Another nice touch is the specially designed helm chair with a swing back seat that converts to a leaning post—ideal for running the boat from a standing position. When seated, there is a flip-down teak footrest. Overall, the visibility fore and aft is excellent, the middle section of the front windshield opens for ventilation, and all three sections are equipped with two-speed wipers. To port, an extra-wide copilot seat rotates 180 degrees to provide aft-facing seating if desired. For improved visibility when seated on the settee, the cabin sides have been fitted with two longitudinal fixed windows below the main side windows. With a large opening hatch overhead, and an attractive white-ribbed, composite ceiling with just the right amount of teak trim, the saloon is bright and airy. A cherry interior can be substituted for teak.
Two steps below, the stateroom has a V-berth, a hanging locker to starboard, and a head with a shower to port. This particular boat had a small microwave oven mounted on top of the locker—a rather odd location for a microwave. I think space for it might be found on the helm deck where it would be more convenient. Below the main cabin sole where the engine would be on the diesel version is a large stowage area with an optional ($13,525) 4.2-kilowatt generator, but little else. Interestingly, the generator is diesel powered for safety and uses a separate 10-gallon, diesel fuel tank. This boat is essentially a prototype; so much can be done to improve the use of this found space. Slatted teak floorboards, shelves with storage bins, and perhaps a freezer compartment come to mind.
The interior finish is well done, elegant in its simplicity and likely to be a breeze to clean. While the absence of a back bulkhead in the helm-deck area creates a sense of added space and easy movement to and from the cockpit, a hardback enclosure is available as a $15,000 option. Add a heating system, and the hardback model would be an ideal boat for the Pacific Northwest.
The spacious cockpit has built-in seating across its aft end. Other details, such as seating that faces aft and improved access to the outboard engine well and swim platform, were still being worked out at the time of my test. A side boarding door is an $8,200 option, which could be worthwhile since access to and from the swim platform is restricted by the outboards. A handy stowage locker located under the cockpit sole is large enough to fit kayak paddles athwartships, and other options like a scuba-tank rack, built-in dive compressor, rod holders, and a livewell are available to fit the particular needs of cruisers, fishermen, or scuba enthusiasts.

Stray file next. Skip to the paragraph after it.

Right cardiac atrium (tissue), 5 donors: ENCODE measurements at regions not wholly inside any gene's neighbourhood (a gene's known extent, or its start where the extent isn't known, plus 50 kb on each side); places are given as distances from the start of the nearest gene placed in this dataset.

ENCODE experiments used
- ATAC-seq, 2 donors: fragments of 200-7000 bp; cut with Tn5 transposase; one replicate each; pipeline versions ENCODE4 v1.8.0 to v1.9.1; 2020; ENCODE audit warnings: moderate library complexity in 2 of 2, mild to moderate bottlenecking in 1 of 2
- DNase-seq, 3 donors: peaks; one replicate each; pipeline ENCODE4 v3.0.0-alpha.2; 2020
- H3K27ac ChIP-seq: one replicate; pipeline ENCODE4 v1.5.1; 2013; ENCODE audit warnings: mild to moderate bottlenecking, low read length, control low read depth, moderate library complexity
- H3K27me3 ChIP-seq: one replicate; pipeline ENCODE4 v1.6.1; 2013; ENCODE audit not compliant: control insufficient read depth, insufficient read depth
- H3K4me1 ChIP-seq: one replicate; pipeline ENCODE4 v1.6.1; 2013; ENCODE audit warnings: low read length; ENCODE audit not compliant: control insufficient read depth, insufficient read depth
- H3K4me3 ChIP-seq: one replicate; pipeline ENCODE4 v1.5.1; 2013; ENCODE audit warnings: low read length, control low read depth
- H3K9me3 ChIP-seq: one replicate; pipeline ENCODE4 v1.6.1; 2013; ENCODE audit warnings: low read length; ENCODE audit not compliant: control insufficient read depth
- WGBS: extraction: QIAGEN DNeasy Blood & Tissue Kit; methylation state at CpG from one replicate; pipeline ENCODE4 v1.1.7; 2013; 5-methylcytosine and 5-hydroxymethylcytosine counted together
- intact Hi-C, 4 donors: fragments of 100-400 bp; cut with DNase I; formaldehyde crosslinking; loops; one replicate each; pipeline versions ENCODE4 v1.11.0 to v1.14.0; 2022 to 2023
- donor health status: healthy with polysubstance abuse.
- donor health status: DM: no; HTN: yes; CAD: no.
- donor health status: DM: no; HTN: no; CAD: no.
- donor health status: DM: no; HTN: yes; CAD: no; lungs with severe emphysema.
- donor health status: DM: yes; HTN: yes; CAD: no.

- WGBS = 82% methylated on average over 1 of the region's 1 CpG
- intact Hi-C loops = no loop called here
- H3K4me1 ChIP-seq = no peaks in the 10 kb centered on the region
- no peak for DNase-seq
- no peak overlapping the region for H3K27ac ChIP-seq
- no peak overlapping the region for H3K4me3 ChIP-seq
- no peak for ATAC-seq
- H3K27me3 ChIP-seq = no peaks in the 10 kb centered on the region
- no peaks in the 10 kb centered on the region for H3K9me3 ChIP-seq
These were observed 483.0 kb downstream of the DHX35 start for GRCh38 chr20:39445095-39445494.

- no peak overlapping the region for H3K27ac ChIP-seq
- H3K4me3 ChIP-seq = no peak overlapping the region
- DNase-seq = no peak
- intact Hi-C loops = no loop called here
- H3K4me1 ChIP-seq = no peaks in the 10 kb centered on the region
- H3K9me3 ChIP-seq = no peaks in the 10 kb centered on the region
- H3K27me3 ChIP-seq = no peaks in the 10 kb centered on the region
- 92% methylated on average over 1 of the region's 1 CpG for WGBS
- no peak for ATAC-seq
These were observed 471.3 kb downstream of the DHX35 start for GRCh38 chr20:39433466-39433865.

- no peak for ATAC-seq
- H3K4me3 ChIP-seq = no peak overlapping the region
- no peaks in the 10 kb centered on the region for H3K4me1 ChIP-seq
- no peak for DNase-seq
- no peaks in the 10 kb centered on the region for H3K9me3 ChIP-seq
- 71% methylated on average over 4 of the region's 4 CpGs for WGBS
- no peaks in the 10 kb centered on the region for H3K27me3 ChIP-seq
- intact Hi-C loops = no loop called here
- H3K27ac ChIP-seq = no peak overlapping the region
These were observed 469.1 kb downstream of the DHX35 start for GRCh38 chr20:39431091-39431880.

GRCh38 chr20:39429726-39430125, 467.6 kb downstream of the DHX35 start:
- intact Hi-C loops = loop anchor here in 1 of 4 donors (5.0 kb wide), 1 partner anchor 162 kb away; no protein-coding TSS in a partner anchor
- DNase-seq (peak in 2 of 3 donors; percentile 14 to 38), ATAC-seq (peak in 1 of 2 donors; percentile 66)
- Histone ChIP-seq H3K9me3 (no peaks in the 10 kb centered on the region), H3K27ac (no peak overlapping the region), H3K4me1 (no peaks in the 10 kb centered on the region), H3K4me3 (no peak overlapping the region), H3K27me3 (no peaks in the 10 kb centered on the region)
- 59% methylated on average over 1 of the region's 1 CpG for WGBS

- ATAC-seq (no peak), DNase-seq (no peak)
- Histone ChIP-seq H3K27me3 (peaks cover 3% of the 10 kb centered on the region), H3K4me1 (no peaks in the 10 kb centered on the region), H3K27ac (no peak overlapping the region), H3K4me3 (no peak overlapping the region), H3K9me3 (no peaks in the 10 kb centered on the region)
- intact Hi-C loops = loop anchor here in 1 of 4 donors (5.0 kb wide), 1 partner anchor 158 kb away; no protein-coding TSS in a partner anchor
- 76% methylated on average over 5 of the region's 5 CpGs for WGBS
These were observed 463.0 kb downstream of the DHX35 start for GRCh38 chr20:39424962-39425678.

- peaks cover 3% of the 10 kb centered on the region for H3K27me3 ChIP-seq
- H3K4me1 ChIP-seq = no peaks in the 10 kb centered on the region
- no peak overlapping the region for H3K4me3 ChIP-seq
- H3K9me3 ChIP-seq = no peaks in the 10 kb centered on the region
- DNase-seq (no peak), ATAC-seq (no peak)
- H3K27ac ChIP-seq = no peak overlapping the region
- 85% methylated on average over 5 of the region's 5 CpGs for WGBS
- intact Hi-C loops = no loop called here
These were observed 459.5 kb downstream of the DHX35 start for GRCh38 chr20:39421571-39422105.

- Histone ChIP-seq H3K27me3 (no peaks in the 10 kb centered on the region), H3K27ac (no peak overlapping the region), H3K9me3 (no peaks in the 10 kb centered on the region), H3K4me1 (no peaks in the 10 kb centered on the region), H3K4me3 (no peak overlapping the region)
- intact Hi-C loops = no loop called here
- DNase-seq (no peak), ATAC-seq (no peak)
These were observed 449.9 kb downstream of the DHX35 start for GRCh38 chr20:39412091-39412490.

The side decks are wide enough for easy access to the bow, and handrails along the low-profile cabin roof are well within reach. In fact, the low profile makes it easy to stow kayaks or a small inflatable on the roof. For aesthetic reasons, the standard boat does not include safety rails leading to the bow, but two different railing options are available that would make it safer to move forward. The cockpit sole and decks feature an effective, molded nonskid pattern, although teak decking in the cockpit is an option. Additionally, for those who don’t mind the expense and work of maintaining exterior teak, varnished-teak coaming pads around the cockpit are available for a more “yachty” look.
Performance? First, let’s consider how the boat ran as originally designed with its 370-horsepower diesel engine. According to the builder, top speed was 25 knots, and high cruise was 22 knots. At the latter speed, fuel consumption was 15.3 gph, resulting in 1.43 nmpg. For a couple extra knots, a 435-horsepower engine is an option, and fuel burn at 24 knots is 16.3 gph. More importantly for a boat designed for coastal cruising, her range at cruising speeds is roughly 230 nautical miles with the standard diesel and 180-gallon fuel tank—assuming a 10-percent reserve. Obviously, this is not a long-range cruiser, but it can still make the offshore run between Montauk, New York, and Cape May, New Jersey—one of my non-scientific qualifiers for making my short list of capable cruisers.